New programmes to assist parliamentarians in contributing effectively to the new Commonwealth Charter will be proposed at a major meeting of Commonwealth Members of Parliament this week in the Cayman Islands.
Parliamentarians meeting as the executive committee of the Commonwealth Parliamentary Association will examine holding a pan-Commonwealth parliamentary debate on the Charter of Commonwealth values. The charter was signed Monday by Her Majesty, The Queen of England as head of the Commonwealth.
The group will also consider adding new programmes to the association’s existing services to strengthen parliamentary democracy.
The association executive committee is scheduled to meet from 18 to 21 March, hosted by the Cayman Islands Legislative Assembly.
“In 1964, the far-thinking members of the Cayman Islands Legislative Assembly, took the decision to become a part of this global organisation we call the Commonwealth Parliamentary Association,” said Speaker of the House Mary Lawrence. “Since that time on an annual basis, numerous benefits have accrued to these islands in the form of training opportunities for our legislators, both at the regional and global level, exposure to new thoughts and ideas, and participation in formulating policy and change which emphasises the further development of democratic principles and good governance both here and abroad.”
The meeting in the Cayman Islands will also set the agenda for the 59th Commonwealth Parliamentary Conference, to be hosted by the parliament of South Africa in late August in Johannesburg. The committee will consider whether to hold a pan-Commonwealth debate on the charter at the Conference, which is to be held a few months before the next Commonwealth heads of government meeting.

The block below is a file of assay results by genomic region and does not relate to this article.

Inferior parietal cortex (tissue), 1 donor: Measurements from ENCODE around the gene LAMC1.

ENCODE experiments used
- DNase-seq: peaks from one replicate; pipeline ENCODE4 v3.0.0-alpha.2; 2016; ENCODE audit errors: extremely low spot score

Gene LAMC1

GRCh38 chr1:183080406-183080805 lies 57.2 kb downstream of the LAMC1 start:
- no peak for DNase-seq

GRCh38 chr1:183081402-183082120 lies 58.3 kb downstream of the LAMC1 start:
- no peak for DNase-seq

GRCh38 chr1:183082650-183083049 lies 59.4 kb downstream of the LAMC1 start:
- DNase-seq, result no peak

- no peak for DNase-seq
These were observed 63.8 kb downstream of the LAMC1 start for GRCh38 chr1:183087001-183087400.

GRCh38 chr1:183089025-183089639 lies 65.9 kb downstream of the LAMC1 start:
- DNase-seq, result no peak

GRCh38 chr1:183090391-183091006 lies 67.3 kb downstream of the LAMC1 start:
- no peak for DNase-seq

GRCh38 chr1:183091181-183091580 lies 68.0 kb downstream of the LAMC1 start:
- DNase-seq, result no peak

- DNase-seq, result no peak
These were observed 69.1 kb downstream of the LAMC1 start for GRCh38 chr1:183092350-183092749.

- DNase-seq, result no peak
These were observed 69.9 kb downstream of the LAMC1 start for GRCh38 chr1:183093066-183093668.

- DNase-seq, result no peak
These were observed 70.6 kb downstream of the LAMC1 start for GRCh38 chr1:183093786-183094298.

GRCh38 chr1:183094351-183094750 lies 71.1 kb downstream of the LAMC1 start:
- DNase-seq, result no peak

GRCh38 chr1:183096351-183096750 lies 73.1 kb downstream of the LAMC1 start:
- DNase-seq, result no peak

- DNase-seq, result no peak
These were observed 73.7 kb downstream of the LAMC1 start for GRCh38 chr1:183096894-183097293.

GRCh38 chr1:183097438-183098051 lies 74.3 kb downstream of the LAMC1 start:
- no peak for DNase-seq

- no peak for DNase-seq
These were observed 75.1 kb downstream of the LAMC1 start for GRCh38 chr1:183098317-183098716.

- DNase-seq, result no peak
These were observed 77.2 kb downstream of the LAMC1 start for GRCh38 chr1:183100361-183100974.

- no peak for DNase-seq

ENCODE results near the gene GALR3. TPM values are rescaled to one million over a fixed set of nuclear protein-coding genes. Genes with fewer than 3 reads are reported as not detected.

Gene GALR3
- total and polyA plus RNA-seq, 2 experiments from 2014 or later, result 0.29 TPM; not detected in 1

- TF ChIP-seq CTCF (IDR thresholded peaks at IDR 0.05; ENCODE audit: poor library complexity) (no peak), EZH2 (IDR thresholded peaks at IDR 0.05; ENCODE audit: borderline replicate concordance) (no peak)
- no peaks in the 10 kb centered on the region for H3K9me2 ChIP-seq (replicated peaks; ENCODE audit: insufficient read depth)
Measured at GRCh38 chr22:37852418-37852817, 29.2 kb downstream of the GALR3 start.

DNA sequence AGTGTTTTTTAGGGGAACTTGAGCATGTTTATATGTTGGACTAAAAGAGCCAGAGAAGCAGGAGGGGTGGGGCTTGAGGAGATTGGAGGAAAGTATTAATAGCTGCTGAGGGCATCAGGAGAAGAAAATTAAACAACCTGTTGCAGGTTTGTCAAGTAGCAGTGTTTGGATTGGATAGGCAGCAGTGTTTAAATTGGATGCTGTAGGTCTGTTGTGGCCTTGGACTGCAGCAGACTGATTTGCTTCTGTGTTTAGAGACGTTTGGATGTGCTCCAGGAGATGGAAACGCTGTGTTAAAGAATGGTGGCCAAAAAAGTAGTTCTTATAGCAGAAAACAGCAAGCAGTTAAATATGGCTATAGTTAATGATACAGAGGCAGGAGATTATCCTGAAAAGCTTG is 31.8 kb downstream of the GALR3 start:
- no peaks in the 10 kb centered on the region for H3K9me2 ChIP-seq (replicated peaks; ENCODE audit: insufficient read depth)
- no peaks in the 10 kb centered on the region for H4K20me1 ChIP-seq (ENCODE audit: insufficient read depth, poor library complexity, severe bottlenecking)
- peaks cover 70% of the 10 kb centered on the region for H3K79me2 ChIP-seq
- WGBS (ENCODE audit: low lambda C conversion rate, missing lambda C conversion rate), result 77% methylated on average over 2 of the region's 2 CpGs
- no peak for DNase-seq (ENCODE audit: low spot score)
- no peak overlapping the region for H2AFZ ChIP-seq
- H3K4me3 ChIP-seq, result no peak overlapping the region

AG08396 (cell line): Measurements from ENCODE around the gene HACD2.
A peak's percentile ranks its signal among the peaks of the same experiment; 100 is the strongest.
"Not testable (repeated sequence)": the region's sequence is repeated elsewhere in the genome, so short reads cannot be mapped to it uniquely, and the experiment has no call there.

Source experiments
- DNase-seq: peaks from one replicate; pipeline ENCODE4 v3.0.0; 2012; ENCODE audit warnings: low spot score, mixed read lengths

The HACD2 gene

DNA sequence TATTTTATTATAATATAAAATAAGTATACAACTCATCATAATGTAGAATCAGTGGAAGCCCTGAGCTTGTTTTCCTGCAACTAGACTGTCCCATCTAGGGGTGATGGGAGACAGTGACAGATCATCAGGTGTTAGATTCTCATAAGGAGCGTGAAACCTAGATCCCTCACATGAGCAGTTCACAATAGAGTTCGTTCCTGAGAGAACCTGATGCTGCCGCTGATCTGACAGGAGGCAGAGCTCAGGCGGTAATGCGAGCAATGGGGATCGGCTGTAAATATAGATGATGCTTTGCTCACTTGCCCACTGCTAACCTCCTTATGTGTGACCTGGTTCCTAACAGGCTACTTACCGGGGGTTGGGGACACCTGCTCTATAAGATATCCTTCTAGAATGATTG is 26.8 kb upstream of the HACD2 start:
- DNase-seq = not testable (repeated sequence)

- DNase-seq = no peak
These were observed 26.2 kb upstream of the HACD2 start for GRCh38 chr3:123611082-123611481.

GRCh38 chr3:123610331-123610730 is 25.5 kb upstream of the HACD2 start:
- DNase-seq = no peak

Commonwealth Parliamentary Association Secretary-General William F. Shija said the committee, composed of members of parliament representing close to 185 Commonwealth parliaments and legislatures, will also consider new proposals for other association services for MPs.
A seminar with the International Monetary Fund on parliamentary oversight of financial and economic policy is to be considered, as is a possible workshop on women’s leadership in enterprise linked to the Commonwealth Women’s Affairs Ministers Meeting in June in Bangladesh. Also on the agenda is a proposed briefing session for MPs on cybersecurity issues to be held in Cameroon with the Commonwealth Telecommunications Organization and the United Nations Conference on Trade and Development.
The Commonwealth Parliamentary Association is composed of the parliaments and legislatures in 52 of the 54 Commonwealth nations and their overseas territories. It has a membership of close to 17,000 Members of national, state, provincial and territorial assemblies. The only Commonwealth country not currently in the association is Brunei, which does not have an elected parliament. The association branch in the Fiji Islands is in abeyance as the South Pacific country is currently ruled by a military government.